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Arkansas Courthouse Banishes Pandemic Disruptions With Key Digital Technology

Courtroom
The courtroom view from the judge's bench shows the KD-CAMUSB PTZ camera that allows Zoom session participants to see the judge. (Image credit: Key Digital)

The Covid-19 pandemic has disrupted virtually every aspect of life, from education to business to sports, all sectors whose plights received substantial coverage in the media. But equally disordered was the country's system of justice, particularly its longtime hub: the courthouse, the site of adjudications ranging from speeding tickets to homicides. The sudden shift of court proceedings from in-person to online was perhaps the American legal system's greatest single disruption in its nearly 250-year history. And as a significant facilitator of this historical transformation, systems from Key Digital (opens in new tab), an innovator in AV over IP solutions, offer courthouse AV designers a simplified and user-friendly approach to a fully online courtroom experience, with all of the necessary confidentiality and privacy intact.

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An example of this is found at the White County (opens in new tab) Courthouse in Searcy, Arkansas, which contacted the AV professionals at locally based Fortress Audio Video and Surveillance to install a comprehensive custom system to bring the courthouse's myriad functions into a virtual realm. Based on the Key Digital Courtroom Communications System KD-CCS (opens in new tab), the new setup placed AV-over-IP encoders and decoders at each participant's table, allowing every position access to the full range of digital data necessary to assure efficient proceedings. Unlike traditional AV systems, the KD-CCS does not require a centralized equipment rack, making it especially ideal for installation in existing courtrooms; instead, the system runs smoothly and reliably via a managed-network switch and provides users with familiar PC interface control software to route video content and camera feeds. The White County Courthouse now has the ability to route each participant's voice, and the audio and video from camera feeds and shared laptop content, for local and remote activities. The KD-CCS system is as user-friendly as it is powerful: White County legislative officials as well as attorneys and judges are all able to use the system without need for any IT assistance.

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The KD-CCS system consists of a request button for each participant, KD-CAMUSB (opens in new tab)1080p PTZ cameras, push-to-talk USB microphones, KD-IP1022ENC (opens in new tab) and KD-IP1022DEC (opens in new tab)4K AV-over-IP encoders and decoders, KD-RMPC mini-computers, a Linksys (opens in new tab)LGS328MPC (opens in new tab)managed network switch, and PC control software for the operator (offering AV routing of each participant to a single participant or to all participants, as well as PTZ camera control). Key Digital Management Software (KDMS (opens in new tab)) provides an intuitive GUI designed for an optimized user-friendly experience. At the heart of the installation is Key Digital's pre-configured AV over IP foundation, with its KD-IP1022 encoders for camera and laptop capture via HDMI and a decoder for each participant's monitor. Key Digital's KD-CAMUSB provides adjustable PTZ and preset control at each station. With the press of a KDMS button, participants can change from camera view to laptop share. The audio portion provides two-way audio via USB microphones for public and private communications and uses the display's speaker for audio or may be integrated with an amplifier or assisted listening system if desired.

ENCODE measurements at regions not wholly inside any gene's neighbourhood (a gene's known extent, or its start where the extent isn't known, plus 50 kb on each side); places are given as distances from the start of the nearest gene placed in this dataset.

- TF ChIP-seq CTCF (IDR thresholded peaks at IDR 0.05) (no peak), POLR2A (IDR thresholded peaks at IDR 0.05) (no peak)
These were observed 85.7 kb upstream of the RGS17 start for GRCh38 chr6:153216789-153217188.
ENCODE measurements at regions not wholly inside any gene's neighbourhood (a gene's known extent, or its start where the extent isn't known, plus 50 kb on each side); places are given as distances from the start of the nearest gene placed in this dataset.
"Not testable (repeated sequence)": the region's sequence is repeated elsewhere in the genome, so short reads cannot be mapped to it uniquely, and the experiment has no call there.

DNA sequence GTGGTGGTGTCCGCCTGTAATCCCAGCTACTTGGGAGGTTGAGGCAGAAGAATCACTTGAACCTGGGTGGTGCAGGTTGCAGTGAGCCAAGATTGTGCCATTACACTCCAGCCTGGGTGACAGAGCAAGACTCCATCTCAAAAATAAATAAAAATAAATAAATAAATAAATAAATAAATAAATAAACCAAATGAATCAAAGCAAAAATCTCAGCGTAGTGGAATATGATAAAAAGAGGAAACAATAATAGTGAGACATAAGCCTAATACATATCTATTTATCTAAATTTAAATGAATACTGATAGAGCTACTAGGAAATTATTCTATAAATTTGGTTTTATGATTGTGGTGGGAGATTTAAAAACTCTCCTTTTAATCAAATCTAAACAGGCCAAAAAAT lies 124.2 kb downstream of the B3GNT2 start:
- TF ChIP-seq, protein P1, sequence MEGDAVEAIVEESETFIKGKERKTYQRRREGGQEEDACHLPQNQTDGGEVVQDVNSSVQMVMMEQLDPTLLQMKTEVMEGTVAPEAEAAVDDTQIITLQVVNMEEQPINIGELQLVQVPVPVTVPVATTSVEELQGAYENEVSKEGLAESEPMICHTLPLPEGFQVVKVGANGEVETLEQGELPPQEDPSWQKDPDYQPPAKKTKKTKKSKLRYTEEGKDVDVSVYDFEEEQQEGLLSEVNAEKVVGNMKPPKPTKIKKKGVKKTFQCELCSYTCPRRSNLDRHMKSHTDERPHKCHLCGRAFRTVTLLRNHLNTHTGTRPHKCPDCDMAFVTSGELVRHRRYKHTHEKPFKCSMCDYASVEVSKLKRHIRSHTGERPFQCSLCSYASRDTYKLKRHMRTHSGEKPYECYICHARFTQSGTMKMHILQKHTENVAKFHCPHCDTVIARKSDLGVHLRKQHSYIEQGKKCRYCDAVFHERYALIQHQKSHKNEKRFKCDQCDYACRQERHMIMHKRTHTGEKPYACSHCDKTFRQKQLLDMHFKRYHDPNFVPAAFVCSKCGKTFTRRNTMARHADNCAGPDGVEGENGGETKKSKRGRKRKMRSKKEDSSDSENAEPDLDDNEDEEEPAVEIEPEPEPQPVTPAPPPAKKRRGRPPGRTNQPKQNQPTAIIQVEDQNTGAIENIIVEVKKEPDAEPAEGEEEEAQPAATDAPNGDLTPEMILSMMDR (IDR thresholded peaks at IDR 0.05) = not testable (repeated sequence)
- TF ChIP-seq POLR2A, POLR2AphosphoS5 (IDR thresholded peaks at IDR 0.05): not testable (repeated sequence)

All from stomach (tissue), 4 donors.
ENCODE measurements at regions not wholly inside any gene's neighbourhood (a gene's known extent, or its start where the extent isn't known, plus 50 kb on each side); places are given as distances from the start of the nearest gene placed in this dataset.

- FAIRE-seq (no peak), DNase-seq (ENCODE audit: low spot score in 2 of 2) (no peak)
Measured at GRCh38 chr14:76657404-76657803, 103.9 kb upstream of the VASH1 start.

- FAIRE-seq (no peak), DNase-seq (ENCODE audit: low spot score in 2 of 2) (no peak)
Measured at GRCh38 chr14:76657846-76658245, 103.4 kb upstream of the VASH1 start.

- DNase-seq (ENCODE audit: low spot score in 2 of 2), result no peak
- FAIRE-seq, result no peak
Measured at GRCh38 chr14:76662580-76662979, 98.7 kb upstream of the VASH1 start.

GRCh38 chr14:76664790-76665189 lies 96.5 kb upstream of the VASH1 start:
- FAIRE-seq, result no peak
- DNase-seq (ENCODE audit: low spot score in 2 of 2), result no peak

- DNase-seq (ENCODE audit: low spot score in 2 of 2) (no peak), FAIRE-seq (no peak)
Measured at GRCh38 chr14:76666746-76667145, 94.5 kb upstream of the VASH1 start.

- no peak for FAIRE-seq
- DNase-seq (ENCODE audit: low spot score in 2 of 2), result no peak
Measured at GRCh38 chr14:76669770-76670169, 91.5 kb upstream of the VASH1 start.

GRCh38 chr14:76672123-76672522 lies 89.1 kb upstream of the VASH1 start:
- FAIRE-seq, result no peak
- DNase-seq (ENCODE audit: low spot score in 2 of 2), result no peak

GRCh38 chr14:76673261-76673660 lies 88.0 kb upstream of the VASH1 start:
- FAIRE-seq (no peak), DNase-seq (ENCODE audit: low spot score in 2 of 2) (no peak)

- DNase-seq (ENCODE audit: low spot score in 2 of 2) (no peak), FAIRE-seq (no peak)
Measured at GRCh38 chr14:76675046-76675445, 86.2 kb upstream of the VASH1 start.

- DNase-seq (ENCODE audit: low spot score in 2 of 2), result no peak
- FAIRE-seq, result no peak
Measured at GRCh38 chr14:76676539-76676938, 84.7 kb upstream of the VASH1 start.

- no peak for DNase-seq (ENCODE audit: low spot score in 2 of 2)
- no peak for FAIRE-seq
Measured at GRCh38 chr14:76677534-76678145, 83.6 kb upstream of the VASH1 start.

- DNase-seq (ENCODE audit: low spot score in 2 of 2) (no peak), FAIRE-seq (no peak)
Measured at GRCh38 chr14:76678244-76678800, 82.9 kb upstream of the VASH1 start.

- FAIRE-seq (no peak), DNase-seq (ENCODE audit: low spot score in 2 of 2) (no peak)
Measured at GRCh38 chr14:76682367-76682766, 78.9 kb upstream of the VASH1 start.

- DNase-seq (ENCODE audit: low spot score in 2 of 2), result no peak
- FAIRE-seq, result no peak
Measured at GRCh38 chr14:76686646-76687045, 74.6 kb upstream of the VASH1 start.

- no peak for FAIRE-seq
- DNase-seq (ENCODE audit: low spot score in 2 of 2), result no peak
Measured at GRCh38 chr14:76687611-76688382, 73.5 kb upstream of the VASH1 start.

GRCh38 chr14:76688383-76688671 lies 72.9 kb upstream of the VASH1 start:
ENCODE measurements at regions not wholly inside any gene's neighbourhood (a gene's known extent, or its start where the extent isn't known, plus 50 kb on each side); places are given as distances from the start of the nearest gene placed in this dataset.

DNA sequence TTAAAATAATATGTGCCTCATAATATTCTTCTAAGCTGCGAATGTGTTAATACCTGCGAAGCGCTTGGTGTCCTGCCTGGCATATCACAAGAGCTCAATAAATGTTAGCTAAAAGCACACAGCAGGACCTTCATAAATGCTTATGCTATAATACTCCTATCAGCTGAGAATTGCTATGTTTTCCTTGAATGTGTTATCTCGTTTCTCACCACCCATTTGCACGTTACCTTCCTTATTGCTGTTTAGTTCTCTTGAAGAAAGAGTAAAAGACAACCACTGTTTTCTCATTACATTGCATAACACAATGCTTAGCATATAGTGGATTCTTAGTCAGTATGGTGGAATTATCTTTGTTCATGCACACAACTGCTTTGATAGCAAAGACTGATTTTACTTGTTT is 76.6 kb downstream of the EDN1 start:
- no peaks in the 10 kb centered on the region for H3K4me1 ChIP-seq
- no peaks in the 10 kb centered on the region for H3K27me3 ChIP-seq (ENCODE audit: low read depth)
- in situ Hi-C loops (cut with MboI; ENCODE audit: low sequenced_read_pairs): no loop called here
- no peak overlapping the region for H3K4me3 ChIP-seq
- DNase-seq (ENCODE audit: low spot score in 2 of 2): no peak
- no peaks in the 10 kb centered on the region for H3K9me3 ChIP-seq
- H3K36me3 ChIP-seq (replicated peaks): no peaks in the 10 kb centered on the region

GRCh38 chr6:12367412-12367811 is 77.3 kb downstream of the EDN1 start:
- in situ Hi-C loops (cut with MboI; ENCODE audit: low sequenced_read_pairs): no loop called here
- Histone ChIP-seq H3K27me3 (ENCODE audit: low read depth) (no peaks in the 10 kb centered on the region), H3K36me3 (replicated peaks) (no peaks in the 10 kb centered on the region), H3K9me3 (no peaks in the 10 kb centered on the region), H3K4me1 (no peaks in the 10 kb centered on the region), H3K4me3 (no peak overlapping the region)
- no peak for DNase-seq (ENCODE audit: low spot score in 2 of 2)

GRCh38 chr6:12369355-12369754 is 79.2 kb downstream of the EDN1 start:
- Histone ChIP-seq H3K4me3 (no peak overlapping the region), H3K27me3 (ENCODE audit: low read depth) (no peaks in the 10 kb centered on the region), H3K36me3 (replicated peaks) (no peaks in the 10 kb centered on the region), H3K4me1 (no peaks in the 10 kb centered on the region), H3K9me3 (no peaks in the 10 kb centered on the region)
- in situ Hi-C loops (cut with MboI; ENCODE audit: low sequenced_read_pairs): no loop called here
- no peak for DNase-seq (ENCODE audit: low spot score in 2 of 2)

Courtroom

KD-CAMUSB cameras atop video monitors capture courtroom participants for remote participant viewing, while the monitors can display remote participants. (Image credit: Key Digital)

"Judicial functions must balance the responsibility of protecting the health and safety of judges, staff, litigants, and all other visitors while minimizing interruptions to justice services," declared CGL (opens in new tab), the world's largest and most comprehensive criminal-justice consulting firm, in a white paper (opens in new tab) on courthouse planning during the pandemic. Citing transformative adaptations such as the more widespread use of video technology for conferences, depositions and court proceedings, and low-touch and no-touch audio-visual technology, CGL went on to say, "Inside the courtroom, presentation and management of evidence through large monitors and projectors have transformed the process of justice. Digital graphics, audio and video recordings, and sensitive materials can all be made visible and accessible to jurors and the court through individual or group presentation screens, in person or virtually."

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The legal maxim "Justice delayed is justice denied" has never been more true, and those who work at the pursuit of justice at the White County Courthouse report that they're pleased that the KD-CCS system is more versatile and user-friendly than they had believed possible, and has enabled them to keep the wheels of justice turning as smoothly and efficiently as necessary, no matter what the pandemic throws at them.

The AVNetwork staff are storytellers focused on the professional audiovisual and technology industry. Their mission is to keep readers up-to-date on the latest AV/IT industry and product news, emerging trends, and inspiring installations.